Finding A Fairy
William Arthur Cadby, who shot all the photographs for the book, was best-known for his photographs of the Bernese Oberland in Switzerland and also his sympathetic portrayals of childhood. He was born in Hampstead during 1864 and was the son of a pianoforte maker. Carine was from Brighton and the daughter of a captain in the 9th Lancers. It seems likely William met Carine in London, and they married there at St. Peter’s Parish Church in Regent Square on 21 April 1894.
Prior to moving to Platt in 1900, the Cadbys lived in Reculver on the North Kent coast, and on arrival in the village took up residence in a property now called Platt Common House, but known at that time as Platt Cottage (later Ruffway.) The house, situated at the top end of Platt Common, was right next to Platt Woods, which became the location for many of the photographs in the book.
The Telegraph wrote:
Finding a Fairy’ is a charming book of fantasy and childhood. Mrs Carine Cadby tells a pleasant tale of a little girl who lived near a wood in which all sorts of pretty and wonderful things happened. The story is illustrated with photographs by Mr Will Cadby, who has been wonderfully successful in catching not only the grace of children, but bird life and the beauty of woodland scenery.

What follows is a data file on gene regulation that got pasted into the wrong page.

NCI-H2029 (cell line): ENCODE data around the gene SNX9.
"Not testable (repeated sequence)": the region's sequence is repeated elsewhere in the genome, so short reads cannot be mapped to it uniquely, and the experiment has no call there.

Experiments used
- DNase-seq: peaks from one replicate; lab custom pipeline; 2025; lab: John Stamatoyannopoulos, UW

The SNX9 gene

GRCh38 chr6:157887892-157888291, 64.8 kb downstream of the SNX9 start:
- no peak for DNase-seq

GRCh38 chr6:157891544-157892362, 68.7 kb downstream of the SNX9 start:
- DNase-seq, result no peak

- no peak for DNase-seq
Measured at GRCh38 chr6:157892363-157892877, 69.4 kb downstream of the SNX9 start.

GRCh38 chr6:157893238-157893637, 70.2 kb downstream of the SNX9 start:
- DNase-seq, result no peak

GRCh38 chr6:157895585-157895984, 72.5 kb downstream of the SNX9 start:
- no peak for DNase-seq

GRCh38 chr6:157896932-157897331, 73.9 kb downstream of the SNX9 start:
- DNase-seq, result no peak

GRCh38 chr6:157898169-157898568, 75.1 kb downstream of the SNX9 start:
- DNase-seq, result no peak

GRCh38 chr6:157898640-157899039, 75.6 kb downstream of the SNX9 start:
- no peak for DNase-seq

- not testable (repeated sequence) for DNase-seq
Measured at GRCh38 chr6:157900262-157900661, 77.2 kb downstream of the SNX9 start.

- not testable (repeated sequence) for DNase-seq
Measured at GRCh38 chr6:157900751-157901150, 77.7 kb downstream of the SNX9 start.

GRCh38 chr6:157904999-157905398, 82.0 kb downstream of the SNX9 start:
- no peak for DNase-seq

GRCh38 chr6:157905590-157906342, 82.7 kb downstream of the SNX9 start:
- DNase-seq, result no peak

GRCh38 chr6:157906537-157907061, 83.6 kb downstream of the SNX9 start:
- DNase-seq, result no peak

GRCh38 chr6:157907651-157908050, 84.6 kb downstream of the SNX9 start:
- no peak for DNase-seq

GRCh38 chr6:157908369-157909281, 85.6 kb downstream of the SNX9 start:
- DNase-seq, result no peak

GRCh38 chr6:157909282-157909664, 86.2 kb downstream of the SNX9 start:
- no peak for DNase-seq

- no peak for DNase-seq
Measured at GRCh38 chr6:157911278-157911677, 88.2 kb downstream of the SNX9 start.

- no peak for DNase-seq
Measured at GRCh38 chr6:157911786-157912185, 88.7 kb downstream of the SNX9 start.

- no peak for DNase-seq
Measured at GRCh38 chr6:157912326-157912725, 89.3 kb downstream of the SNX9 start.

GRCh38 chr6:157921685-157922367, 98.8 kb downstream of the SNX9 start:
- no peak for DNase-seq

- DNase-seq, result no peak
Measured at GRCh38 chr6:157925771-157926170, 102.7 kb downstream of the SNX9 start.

Coincidentally the Cadby’s ‘fairy’ book was published the same year as the first photographs of the more widely known Cottingley Fairies were taken, however unlike those, the Cadby’s don’t appear to have ever suggested that their images were authentic!
Carine published several more books after the war and in 1919 she became the first President of the Platt Women’s Institute, which started life as a Red Cross working group that met at Platt Cottage and made surgical supplies such as padded splints, swabs, bandages etc. for the wounded.
The Cadby’s lived in Platt until the 1920’s when they moved to Dorset. William died in Shaftesbury during 1937 and Carine twenty-years later in 1957.
We have reproduced the photographs from the book below. More writing and photographs by the Cadbys can be seen in an article from 1916 entitled ‘A Pine Wood For The Front.‘